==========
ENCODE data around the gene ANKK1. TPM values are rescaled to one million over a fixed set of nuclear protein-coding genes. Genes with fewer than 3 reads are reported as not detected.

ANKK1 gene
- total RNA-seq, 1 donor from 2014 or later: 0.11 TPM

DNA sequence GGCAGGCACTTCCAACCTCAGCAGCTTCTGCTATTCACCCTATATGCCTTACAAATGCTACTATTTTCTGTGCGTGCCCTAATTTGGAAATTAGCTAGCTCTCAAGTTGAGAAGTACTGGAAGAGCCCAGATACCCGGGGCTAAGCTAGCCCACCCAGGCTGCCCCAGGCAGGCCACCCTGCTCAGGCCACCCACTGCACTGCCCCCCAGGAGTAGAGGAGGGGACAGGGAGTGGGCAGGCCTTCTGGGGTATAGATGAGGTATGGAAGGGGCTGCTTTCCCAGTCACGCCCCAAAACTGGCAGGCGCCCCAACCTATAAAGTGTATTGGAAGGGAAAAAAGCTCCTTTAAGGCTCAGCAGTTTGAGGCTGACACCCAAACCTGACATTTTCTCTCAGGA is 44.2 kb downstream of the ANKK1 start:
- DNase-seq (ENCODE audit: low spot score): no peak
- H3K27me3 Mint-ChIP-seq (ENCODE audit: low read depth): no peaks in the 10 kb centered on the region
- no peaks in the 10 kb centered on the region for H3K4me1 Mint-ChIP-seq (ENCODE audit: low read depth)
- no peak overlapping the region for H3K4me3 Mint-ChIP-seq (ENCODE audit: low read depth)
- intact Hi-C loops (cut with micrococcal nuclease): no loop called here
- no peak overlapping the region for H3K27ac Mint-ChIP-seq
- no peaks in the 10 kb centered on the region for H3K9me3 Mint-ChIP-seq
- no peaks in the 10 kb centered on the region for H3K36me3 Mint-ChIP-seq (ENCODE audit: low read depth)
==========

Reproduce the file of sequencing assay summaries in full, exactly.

ENCODE data around the gene ANKK1. TPM values are rescaled to one million over a fixed set of nuclear protein-coding genes. Genes with fewer than 3 reads are reported as not detected.

ANKK1 gene
- total RNA-seq, 1 donor from 2014 or later: 0.11 TPM

DNA sequence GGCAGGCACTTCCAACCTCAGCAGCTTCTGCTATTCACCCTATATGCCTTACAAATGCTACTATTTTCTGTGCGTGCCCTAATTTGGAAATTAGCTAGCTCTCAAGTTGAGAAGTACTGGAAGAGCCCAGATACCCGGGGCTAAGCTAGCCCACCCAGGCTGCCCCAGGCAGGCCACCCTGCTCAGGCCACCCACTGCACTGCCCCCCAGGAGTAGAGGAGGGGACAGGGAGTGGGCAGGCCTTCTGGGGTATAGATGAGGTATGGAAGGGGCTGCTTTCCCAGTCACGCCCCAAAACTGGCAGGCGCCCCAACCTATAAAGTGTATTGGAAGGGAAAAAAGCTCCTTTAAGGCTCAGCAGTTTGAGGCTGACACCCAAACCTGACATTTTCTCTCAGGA is 44.2 kb downstream of the ANKK1 start:
- DNase-seq (ENCODE audit: low spot score): no peak
- H3K27me3 Mint-ChIP-seq (ENCODE audit: low read depth): no peaks in the 10 kb centered on the region
- no peaks in the 10 kb centered on the region for H3K4me1 Mint-ChIP-seq (ENCODE audit: low read depth)
- no peak overlapping the region for H3K4me3 Mint-ChIP-seq (ENCODE audit: low read depth)
- intact Hi-C loops (cut with micrococcal nuclease): no loop called here
- no peak overlapping the region for H3K27ac Mint-ChIP-seq
- no peaks in the 10 kb centered on the region for H3K9me3 Mint-ChIP-seq
- no peaks in the 10 kb centered on the region for H3K36me3 Mint-ChIP-seq (ENCODE audit: low read depth)